BS"D || Rabbi Geier
What are you willing to give for your community?
I am not referring to your monthly fee. We already take that for granted, right? The question is what ELSE are you willing to give for your community to survive?
It is a difficult question to ask and even more difficult to answer. And the worst, or best, of all, is that we are not really talking about money or anything complicated.
Litrom is the verb that summons us this week. Litrom is not really donate. Litrom is giving what is necessary to sustain. And that livelihood often involves money, it's true, but more often than not, it involves other things: It involves (forgive the redundancy) getting involved. The torem or toremet are the ones who give their contribution so that the community is sustained. The tormim (the plural for TOREM) give their time, support with their ideas.
The torem helps to change what he believes must be changed. He helps to think of new paths so that community continuity is not unknown; to the integration of new people or who are not usually present frequently. The torem participates because it is also necessary to make an appearance so that the congregation exists and remains in time with its living message.
They are the ones who contribute with exactly what they have and can offer, but they give something as a contribution. The Tormim bring money, of course, since it is necessary, but they also bring time, mind, presence, commitment, legacy, good vibes, a hug, a smile. Everything helps and supports.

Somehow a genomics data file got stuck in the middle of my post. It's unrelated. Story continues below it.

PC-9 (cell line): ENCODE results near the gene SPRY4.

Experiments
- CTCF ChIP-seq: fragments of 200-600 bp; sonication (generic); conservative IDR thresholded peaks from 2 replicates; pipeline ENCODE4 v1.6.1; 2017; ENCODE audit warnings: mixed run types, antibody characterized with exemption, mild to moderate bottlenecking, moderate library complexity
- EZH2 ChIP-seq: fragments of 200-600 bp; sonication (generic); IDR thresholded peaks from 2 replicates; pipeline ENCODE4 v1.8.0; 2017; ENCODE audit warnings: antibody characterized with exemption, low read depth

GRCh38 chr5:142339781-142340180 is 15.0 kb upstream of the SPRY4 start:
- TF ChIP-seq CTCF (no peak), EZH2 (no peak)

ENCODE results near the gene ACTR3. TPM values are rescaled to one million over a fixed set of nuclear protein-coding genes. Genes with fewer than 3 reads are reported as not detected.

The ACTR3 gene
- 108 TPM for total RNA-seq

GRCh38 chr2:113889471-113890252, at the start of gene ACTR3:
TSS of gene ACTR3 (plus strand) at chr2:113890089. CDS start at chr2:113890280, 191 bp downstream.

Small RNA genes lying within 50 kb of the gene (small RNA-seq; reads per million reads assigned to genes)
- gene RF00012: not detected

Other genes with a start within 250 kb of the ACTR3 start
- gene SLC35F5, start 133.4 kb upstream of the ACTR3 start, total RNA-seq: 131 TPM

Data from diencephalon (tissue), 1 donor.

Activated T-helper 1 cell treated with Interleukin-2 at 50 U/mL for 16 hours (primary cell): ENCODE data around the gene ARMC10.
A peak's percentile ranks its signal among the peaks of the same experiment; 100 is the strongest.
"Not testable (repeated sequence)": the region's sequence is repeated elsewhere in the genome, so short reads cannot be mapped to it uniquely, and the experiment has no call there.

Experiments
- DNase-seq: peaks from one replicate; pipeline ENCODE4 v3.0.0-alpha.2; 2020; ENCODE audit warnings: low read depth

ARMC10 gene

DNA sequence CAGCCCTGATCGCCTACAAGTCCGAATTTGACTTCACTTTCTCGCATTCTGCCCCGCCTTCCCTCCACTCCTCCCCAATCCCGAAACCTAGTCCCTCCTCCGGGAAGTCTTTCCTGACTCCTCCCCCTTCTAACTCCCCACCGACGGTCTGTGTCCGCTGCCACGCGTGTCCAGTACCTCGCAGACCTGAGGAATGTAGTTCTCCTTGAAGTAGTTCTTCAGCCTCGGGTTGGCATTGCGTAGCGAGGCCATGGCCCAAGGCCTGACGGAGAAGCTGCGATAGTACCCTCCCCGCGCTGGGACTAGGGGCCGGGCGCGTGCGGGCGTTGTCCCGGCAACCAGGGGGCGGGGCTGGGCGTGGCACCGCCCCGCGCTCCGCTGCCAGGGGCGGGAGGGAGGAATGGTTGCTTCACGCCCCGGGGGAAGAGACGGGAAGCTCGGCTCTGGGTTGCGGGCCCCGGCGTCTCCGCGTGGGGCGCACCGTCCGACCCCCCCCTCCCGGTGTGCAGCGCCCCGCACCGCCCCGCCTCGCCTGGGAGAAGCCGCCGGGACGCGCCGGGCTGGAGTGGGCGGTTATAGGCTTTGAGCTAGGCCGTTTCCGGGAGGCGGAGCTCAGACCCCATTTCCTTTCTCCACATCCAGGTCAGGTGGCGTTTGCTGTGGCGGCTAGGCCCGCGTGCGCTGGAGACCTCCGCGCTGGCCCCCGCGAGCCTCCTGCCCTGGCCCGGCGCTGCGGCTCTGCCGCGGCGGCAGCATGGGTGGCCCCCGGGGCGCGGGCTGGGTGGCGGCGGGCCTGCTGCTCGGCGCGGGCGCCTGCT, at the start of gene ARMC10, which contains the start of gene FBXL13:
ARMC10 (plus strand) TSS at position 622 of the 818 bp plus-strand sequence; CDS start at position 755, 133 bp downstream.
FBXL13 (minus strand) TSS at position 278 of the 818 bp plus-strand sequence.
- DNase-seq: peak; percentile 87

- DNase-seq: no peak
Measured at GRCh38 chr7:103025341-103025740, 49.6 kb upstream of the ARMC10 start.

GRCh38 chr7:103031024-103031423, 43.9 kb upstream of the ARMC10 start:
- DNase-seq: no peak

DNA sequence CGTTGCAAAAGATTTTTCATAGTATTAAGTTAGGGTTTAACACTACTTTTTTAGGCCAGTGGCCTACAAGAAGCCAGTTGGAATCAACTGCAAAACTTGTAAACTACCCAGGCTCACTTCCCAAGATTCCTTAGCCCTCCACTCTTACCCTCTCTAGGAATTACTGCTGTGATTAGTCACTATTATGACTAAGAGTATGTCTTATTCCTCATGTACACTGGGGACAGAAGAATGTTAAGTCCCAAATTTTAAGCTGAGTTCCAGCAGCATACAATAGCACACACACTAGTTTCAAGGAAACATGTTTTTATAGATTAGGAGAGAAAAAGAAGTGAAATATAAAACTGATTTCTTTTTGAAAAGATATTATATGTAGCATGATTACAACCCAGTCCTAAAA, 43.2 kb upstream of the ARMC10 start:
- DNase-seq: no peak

When our parashah this week talks about the truma, it talks about the famous half-shekel. Just half of a unit that, regardless of whether it was a lot or a little money, what it did was force everyone to be a part. That minimum contribution was necessary to complete a shekel. It was necessary for each one to do their bit to complete the unit. It was necessary, regardless of social class or monthly income, that each one commit to a collective HINENI (Here I am) for the community to exist (the mishkan, the tabernacle, in the case of our ancestors in the desert). If it was not so, the mishkan could not take place, it could not exist.
And even more. The Creator was clear in saying “and they will make me a sanctuary and I will dwell among them” (Shmot 25:8)
The Holiness of God would be among the people, once the Mishkan was built. But if this required the genuine, personal and committed contribution of each one of the components of Bnei Israel, (that minimum half a shekel), then we can infer that there was not going to be holiness in the town as long as there was not a full commitment of its members.
What didn't we learn? After so much time and so much reading year after year of Parashat Truman...we did not understand that the Community is transformed and enriched and survives and transmits and vibrates with Holiness, only with an individual commitment that results in the collective?
We have the challenge of ensuring that each of the meetings we have is to integrate and reintegrate people who have left, or who we simply want to join and build ties to strengthen ourselves. For Beth El to be what we want to be,
Later, we will read that only when the mishkan was ready did the divine presence descend and fill it with content.
May we achieve THAT goal. Unite at work and fill ourselves with content.